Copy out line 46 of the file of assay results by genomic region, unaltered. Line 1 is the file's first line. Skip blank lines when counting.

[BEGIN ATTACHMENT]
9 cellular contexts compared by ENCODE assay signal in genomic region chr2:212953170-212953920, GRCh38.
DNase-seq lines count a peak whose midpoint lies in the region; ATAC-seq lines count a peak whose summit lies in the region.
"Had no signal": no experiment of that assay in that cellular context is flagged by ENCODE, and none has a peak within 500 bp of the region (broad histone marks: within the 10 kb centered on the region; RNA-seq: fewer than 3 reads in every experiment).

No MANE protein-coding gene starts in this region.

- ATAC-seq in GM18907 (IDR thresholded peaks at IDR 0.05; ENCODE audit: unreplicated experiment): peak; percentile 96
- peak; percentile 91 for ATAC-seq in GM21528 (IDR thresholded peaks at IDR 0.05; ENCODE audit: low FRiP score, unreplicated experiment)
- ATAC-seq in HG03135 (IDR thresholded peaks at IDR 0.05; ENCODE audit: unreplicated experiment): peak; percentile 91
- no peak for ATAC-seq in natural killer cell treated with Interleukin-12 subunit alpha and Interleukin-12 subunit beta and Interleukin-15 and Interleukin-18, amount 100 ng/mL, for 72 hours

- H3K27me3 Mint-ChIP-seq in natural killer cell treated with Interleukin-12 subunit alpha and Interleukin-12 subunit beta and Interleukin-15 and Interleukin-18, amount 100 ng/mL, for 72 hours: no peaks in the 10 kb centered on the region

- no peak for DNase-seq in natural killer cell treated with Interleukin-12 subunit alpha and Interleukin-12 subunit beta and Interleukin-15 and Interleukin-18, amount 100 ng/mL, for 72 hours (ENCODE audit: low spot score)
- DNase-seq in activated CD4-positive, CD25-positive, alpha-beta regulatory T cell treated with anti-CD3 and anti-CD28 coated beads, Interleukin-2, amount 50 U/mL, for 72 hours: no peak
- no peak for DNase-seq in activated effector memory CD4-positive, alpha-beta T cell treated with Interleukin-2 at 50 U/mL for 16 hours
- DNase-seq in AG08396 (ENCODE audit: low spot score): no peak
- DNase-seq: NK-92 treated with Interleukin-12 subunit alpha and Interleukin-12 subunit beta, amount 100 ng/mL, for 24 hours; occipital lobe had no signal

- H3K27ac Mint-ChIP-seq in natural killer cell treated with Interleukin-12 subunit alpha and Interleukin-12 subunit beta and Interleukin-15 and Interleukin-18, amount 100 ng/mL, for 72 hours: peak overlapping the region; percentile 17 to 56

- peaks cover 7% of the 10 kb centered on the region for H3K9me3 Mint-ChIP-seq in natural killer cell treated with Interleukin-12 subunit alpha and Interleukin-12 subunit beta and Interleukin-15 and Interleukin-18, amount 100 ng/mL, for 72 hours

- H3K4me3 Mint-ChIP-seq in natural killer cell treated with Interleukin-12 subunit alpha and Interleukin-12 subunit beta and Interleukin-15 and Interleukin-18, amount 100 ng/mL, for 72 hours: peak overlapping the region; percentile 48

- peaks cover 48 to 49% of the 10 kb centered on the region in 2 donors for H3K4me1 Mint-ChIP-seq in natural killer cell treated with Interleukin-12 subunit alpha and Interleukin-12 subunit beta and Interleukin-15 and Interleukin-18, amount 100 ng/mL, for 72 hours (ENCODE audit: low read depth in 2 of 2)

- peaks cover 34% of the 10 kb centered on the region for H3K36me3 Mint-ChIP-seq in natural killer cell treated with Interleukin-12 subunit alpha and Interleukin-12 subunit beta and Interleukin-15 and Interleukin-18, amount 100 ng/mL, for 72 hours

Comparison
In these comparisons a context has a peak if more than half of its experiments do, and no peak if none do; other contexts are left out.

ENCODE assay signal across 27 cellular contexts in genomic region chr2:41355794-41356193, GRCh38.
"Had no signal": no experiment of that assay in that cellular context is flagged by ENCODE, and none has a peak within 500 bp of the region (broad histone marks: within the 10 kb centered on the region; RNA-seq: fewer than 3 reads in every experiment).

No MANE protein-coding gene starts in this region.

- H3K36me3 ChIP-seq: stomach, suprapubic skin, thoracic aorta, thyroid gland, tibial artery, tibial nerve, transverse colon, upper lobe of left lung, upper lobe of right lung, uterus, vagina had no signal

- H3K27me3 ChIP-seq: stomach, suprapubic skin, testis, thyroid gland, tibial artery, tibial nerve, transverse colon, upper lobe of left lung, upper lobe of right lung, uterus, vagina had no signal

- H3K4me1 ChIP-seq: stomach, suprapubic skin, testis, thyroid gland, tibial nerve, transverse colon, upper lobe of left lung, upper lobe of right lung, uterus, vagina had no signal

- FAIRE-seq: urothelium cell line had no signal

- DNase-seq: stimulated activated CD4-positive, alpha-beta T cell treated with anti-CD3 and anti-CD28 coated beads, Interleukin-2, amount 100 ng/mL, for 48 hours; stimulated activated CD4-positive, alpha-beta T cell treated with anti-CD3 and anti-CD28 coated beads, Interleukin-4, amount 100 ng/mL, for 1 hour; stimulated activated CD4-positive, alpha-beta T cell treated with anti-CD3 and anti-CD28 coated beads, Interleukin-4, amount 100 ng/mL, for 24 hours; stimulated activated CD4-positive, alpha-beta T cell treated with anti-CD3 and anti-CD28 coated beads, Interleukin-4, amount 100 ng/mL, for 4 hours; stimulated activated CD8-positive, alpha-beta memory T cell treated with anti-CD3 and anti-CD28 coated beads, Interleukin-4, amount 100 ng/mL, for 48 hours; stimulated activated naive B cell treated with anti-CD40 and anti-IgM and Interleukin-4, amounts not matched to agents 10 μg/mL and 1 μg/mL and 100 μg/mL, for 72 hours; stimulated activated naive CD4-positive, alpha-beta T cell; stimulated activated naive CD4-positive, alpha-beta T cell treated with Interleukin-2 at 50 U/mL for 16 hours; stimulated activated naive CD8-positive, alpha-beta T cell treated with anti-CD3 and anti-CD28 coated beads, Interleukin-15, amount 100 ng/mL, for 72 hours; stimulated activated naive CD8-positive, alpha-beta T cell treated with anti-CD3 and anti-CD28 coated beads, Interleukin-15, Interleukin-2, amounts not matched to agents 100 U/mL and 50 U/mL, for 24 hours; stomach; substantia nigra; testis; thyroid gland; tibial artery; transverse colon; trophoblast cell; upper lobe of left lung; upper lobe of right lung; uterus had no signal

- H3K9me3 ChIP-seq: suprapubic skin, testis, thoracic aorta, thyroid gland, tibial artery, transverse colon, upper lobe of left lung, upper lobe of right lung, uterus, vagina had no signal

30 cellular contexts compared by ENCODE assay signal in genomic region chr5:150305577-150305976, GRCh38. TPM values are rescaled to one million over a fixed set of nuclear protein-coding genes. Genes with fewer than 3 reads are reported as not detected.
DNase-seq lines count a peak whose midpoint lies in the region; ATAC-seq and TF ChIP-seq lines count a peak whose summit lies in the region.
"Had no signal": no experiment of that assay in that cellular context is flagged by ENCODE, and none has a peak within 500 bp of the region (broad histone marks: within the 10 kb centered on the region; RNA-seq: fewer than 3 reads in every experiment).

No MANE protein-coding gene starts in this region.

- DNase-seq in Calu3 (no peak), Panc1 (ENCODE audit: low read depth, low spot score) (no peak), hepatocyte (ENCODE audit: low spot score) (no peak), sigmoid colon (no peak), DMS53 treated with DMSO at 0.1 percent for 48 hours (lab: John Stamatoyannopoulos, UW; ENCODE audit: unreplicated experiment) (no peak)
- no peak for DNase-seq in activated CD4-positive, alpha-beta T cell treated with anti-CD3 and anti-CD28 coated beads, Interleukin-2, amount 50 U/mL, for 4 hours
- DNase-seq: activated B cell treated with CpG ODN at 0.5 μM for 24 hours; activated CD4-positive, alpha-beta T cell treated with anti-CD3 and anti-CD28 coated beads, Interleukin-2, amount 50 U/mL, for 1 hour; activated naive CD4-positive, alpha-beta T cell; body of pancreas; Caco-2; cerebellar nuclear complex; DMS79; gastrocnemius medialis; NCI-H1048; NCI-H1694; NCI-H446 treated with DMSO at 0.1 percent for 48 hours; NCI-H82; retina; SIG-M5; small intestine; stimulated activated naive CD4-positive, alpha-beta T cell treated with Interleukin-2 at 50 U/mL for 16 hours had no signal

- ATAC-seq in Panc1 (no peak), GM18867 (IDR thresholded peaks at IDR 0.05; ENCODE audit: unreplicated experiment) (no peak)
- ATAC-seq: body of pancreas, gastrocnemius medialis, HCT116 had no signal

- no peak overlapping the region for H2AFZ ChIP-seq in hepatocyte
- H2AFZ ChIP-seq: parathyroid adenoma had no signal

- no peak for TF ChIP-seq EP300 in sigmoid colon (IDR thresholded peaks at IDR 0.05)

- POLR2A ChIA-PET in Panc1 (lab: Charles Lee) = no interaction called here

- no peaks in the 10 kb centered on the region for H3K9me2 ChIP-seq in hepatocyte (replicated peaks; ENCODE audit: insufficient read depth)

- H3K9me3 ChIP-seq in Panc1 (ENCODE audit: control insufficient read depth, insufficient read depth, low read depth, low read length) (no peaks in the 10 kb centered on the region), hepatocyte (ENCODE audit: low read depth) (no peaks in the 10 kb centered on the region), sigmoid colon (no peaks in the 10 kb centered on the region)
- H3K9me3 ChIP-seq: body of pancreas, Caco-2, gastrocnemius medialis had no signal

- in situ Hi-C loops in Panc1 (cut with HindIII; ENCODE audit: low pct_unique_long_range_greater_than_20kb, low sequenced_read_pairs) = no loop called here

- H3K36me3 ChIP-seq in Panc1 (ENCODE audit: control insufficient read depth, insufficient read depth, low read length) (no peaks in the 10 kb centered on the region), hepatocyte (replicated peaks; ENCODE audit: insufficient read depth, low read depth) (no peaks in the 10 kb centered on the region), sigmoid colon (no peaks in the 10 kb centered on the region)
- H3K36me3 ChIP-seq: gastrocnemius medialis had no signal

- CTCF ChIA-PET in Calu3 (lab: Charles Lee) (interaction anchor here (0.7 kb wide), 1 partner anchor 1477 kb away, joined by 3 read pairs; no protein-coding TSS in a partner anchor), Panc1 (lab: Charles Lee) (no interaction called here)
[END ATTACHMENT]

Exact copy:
- H3K9me3 ChIP-seq: body of pancreas, Caco-2, gastrocnemius medialis had no signal